This Woman Is Going Viral On Twitter For Reapplying For Her Own Job After She Saw It Posted With A Higher Salary
Have you ever found out that a new person at your job was getting paid more than you to do basically the same work? If so, you're not alone. According to one study, companies pay new hires 7% more on average than their existing employees, but taboos about sharing salary info have historically kept these discrepancies hidden.
Well, recently, a salary transparency law enacted in New York has companies actually putting a pay range in their job postings (FINALLY!). But it's also exposing companies' unequal pay policies — like what happened when 25-year-old Kimberly Nguyen happened upon a posting for her own job at a much, much higher salary.
Nguyen tweeted, "My company just listed on LinkedIn a job posting for what I’m currently doing (so we’re hiring another UX writer) and now thanks to salary transparency laws, I see that they intend to pay this person $32k-$90k more than they currently pay me, so I applied."
My company just listed on LinkedIn a job posting for what I’m currently doing (so we’re hiring another UX writer) and now thanks to salary transparency laws, I see that they intend to pay this person $32k-$90k more than they currently pay me, so I applied.
First of all, let's talk about that salary range. It spans almost $60,000, and I gotta say, that seems deliberately vague and not actually helpful for setting real pay expectations. In fact, many companies are trying to skirt salary transparency laws by posting jobs with salary ranges that are so wide that they're basically meaningless.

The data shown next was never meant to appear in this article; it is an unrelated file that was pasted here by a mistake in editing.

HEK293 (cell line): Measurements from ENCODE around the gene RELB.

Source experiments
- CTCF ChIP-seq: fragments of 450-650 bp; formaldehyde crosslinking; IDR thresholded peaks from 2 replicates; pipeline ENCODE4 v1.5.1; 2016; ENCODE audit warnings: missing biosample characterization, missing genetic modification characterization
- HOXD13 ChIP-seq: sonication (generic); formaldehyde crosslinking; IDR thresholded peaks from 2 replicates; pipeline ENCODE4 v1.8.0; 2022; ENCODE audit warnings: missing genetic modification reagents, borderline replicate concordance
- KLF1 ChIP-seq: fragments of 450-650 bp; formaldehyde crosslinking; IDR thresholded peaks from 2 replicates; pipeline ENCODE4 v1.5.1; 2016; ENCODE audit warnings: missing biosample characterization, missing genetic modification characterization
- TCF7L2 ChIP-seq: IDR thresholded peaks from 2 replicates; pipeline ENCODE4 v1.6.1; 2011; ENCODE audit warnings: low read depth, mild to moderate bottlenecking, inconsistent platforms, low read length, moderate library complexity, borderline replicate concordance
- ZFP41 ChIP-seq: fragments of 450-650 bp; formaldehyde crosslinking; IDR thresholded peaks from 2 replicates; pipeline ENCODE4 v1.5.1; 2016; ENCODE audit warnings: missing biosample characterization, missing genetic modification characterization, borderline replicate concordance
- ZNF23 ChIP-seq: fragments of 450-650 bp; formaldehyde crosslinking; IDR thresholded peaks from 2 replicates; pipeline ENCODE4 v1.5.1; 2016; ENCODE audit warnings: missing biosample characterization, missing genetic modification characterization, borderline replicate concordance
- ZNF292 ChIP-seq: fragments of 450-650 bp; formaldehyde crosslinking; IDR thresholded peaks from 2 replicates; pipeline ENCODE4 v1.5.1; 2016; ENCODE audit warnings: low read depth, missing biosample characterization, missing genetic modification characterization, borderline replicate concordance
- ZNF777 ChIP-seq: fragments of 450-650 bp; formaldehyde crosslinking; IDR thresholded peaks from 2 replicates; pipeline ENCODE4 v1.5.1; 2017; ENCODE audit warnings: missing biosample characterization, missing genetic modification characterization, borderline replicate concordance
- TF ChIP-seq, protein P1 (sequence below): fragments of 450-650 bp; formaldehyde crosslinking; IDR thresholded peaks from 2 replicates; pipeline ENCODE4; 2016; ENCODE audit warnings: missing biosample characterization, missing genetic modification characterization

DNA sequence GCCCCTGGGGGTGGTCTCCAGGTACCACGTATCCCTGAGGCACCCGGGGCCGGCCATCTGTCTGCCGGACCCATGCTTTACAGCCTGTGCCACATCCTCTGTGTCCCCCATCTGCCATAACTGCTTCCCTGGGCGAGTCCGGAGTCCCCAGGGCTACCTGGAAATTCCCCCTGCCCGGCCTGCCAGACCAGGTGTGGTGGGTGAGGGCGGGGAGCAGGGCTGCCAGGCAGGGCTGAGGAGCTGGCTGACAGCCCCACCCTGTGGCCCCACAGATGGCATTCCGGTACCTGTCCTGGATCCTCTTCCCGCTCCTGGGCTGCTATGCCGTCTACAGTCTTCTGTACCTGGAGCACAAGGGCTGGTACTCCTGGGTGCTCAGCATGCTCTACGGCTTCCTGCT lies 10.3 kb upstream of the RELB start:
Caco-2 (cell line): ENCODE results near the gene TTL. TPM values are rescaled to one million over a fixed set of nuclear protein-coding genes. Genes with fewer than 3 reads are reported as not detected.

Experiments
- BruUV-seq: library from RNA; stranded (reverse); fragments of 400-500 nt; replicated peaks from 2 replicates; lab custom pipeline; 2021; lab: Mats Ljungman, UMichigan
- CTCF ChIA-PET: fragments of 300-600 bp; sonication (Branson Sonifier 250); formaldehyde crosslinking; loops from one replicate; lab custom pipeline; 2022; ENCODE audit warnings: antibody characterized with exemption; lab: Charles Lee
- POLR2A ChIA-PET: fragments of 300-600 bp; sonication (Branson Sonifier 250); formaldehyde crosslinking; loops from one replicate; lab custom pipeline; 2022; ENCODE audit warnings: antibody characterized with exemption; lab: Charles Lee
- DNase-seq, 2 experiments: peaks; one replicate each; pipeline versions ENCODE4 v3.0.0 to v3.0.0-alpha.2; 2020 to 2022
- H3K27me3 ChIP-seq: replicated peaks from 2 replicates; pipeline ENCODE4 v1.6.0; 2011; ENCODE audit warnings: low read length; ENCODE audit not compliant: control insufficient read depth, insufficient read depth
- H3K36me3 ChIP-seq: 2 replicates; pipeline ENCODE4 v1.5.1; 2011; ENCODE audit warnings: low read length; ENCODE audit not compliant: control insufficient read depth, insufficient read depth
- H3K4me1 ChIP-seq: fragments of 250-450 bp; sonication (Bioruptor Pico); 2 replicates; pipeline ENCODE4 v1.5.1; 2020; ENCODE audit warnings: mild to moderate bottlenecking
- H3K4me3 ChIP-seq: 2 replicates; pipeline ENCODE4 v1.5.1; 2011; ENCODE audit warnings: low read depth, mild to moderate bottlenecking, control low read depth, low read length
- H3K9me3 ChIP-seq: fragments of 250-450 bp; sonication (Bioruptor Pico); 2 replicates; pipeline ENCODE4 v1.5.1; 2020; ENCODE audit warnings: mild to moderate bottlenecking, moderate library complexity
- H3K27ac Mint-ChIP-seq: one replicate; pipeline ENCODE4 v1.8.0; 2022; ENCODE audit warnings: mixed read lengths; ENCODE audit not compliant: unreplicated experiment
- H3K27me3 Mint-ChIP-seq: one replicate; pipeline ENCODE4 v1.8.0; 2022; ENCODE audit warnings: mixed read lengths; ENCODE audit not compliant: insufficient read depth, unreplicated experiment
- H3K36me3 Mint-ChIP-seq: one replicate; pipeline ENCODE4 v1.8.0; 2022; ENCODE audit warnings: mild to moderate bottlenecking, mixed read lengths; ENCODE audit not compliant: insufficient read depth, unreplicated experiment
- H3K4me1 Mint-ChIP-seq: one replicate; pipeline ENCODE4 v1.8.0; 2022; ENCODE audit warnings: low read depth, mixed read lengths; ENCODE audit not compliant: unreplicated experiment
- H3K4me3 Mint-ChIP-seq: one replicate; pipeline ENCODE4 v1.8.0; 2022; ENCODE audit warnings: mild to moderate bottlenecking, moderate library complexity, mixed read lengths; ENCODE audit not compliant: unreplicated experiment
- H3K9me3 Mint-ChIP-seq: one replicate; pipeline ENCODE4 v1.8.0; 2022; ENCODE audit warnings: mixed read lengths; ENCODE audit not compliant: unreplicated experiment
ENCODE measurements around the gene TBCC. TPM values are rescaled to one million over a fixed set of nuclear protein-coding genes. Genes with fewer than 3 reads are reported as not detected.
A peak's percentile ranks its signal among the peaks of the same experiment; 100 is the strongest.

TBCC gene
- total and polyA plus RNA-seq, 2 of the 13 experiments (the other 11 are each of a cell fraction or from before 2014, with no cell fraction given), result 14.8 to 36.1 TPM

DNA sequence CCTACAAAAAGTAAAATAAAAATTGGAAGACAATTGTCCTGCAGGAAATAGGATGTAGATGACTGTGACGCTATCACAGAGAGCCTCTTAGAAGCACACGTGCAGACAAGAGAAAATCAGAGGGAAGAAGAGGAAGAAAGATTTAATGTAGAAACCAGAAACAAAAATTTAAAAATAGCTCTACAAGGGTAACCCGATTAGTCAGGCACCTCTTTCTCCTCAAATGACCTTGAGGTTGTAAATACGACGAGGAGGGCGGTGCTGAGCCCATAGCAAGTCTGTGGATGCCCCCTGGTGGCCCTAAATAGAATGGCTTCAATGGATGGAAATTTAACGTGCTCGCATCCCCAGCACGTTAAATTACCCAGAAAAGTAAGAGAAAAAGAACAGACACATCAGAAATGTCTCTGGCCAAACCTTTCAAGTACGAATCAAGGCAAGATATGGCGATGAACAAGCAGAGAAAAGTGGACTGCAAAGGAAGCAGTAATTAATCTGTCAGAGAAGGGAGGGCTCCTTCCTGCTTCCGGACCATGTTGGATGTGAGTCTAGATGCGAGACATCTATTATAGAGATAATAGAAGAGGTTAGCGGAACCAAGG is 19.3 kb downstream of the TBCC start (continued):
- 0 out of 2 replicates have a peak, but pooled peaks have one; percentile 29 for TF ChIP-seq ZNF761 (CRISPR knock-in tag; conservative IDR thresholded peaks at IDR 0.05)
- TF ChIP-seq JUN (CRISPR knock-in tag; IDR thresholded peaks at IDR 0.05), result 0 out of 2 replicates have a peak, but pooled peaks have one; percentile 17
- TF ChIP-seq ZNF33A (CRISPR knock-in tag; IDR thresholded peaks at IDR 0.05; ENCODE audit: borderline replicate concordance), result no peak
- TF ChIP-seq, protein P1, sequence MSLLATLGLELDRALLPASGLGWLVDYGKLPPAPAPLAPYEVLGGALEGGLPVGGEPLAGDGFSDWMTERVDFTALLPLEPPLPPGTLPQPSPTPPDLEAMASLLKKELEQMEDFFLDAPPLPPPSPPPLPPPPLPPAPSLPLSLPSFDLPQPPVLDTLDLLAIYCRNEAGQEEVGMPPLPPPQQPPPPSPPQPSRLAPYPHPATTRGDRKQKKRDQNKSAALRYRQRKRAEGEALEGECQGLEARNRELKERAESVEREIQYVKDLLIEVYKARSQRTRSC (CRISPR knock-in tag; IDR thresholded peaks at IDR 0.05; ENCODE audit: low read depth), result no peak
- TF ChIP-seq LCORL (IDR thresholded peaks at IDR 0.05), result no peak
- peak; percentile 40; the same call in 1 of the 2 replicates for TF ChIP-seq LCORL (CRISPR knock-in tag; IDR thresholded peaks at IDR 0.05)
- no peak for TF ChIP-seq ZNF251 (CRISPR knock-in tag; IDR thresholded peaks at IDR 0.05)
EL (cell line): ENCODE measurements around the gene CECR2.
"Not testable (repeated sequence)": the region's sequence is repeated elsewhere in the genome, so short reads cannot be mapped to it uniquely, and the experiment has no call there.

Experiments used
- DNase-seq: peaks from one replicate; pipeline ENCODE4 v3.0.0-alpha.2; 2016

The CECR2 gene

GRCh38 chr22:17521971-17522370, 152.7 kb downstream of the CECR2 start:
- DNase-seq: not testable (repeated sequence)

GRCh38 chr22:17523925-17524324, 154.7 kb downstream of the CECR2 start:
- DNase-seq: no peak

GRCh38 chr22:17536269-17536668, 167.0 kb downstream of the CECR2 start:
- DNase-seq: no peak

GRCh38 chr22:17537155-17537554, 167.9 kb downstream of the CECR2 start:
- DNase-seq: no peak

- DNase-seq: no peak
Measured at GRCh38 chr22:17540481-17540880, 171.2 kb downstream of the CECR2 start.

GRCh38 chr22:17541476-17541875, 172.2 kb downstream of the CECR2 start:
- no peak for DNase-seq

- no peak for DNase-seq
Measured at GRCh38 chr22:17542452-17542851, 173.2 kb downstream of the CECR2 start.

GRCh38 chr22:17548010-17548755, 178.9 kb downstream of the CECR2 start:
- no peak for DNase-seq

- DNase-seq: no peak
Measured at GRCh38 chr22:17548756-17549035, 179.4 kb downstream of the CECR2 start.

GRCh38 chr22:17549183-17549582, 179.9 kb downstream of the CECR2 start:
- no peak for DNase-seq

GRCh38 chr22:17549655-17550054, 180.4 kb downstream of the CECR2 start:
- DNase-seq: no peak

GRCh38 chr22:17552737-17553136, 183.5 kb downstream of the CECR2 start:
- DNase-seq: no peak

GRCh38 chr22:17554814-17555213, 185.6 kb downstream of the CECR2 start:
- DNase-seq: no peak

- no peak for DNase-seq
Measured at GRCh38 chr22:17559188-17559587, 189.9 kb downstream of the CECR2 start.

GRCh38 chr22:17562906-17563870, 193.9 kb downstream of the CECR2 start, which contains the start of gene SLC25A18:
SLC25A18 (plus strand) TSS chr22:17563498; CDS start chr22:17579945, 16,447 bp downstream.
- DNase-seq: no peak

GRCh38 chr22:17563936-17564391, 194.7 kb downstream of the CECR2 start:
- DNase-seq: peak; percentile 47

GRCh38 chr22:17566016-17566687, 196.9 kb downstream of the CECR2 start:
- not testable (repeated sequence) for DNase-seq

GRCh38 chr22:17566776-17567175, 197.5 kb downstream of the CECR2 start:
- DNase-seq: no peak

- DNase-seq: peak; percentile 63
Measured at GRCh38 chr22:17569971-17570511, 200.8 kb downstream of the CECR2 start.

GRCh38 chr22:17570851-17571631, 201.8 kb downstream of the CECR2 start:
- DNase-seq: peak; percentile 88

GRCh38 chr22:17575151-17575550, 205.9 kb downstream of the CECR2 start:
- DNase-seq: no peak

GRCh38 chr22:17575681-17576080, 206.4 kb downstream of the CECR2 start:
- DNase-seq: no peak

ABC / Via giphy.com
Meanwhile, job seekers are just trying to figure out if it's even worth the time it takes to retype their résumé into a dumb online form to apply for this job.
The listed pay range is also significantly higher than Nguyen's current salary, which makes it that much more insulting for current employees to see.
@yannitweetshere If the difference where like $10-15k I feel like I’d be less upset. But I’ve been asking for a raise for months and they’re out here flaunting they’re willing to pay a new person at least $32k more than me??? For the same job??
Nguyen goes on to share her dissatisfaction with her company's performative "inclusion" efforts and reveals that she has had multiple conversations with her managers about the fact that she is underpaid, with no real resolution.
I have also been arguing for months about the pay inequity. I have told my managers multiple times that I know I’m being underpaid. I have gotten the runaround, and they know they can do this right now in a tough labor market.
Later, she added an update saying that her company told her the job she applied for was meant to be an internal posting. "[B]ut that doesn't solve the fact that someone internally is now still going to make $32k+ more???" Nguyen wrote.
They're saying it was an internal posting and wasn't meant for anyone to apply to externally because public companies legally have to post jobs even if it's an internal conversion...but that doesn't solve the fact that someone internally is now still going to make $32k+ more???
And sadly, the conversation around pay equity and salary transparency quickly turned to talk of possible layoffs, "because what better way to get people to take what they're given and shut up than to threaten them with job loss?" Nguyen summed it up.
Now we're talking about possible layoffs because what better way to get people to take what they're given and shut up than to threaten them with job loss?
In the comments, people were simply stunned by Nguyen's employer's shady actions.
@knguyenpoetry The fucking audacity of them doing this!
And some people shared their tips for squeezing a raise out of them:
@knguyenpoetry As a corporate manager I can tell you best way to get a raise is to show them you have another offer. Majority of corpos will underpay you and sometimes your manager can try to go through hell to get you on more equitable pay zone and it will not work.